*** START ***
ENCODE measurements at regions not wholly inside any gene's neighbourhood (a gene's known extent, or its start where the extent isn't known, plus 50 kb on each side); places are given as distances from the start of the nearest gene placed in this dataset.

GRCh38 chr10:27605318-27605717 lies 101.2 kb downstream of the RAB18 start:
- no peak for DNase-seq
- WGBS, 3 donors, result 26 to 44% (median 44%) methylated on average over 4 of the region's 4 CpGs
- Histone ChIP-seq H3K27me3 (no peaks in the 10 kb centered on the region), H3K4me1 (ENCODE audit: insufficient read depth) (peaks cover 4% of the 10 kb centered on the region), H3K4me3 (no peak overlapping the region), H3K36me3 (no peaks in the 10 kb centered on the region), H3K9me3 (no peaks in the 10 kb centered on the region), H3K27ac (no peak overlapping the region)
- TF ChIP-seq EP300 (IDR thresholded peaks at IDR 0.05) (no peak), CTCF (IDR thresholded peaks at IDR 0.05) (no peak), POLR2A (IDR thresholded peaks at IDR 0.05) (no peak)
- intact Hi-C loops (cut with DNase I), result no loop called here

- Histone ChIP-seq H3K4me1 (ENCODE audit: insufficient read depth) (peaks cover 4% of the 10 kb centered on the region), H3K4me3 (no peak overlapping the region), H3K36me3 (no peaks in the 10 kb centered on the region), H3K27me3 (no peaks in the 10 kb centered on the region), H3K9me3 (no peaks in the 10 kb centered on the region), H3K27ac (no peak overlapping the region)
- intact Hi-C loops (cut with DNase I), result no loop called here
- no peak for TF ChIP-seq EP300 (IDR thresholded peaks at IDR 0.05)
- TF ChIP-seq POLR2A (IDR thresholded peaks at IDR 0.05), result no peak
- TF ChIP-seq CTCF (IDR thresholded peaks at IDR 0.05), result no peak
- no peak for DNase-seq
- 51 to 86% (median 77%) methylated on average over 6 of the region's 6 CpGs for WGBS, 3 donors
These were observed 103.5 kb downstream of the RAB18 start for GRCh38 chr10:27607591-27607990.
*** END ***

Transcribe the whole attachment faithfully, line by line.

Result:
ENCODE measurements at regions not wholly inside any gene's neighbourhood (a gene's known extent, or its start where the extent isn't known, plus 50 kb on each side); places are given as distances from the start of the nearest gene placed in this dataset.

GRCh38 chr10:27605318-27605717 lies 101.2 kb downstream of the RAB18 start:
- no peak for DNase-seq
- WGBS, 3 donors, result 26 to 44% (median 44%) methylated on average over 4 of the region's 4 CpGs
- Histone ChIP-seq H3K27me3 (no peaks in the 10 kb centered on the region), H3K4me1 (ENCODE audit: insufficient read depth) (peaks cover 4% of the 10 kb centered on the region), H3K4me3 (no peak overlapping the region), H3K36me3 (no peaks in the 10 kb centered on the region), H3K9me3 (no peaks in the 10 kb centered on the region), H3K27ac (no peak overlapping the region)
- TF ChIP-seq EP300 (IDR thresholded peaks at IDR 0.05) (no peak), CTCF (IDR thresholded peaks at IDR 0.05) (no peak), POLR2A (IDR thresholded peaks at IDR 0.05) (no peak)
- intact Hi-C loops (cut with DNase I), result no loop called here

- Histone ChIP-seq H3K4me1 (ENCODE audit: insufficient read depth) (peaks cover 4% of the 10 kb centered on the region), H3K4me3 (no peak overlapping the region), H3K36me3 (no peaks in the 10 kb centered on the region), H3K27me3 (no peaks in the 10 kb centered on the region), H3K9me3 (no peaks in the 10 kb centered on the region), H3K27ac (no peak overlapping the region)
- intact Hi-C loops (cut with DNase I), result no loop called here
- no peak for TF ChIP-seq EP300 (IDR thresholded peaks at IDR 0.05)
- TF ChIP-seq POLR2A (IDR thresholded peaks at IDR 0.05), result no peak
- TF ChIP-seq CTCF (IDR thresholded peaks at IDR 0.05), result no peak
- no peak for DNase-seq
- 51 to 86% (median 77%) methylated on average over 6 of the region's 6 CpGs for WGBS, 3 donors
These were observed 103.5 kb downstream of the RAB18 start for GRCh38 chr10:27607591-27607990.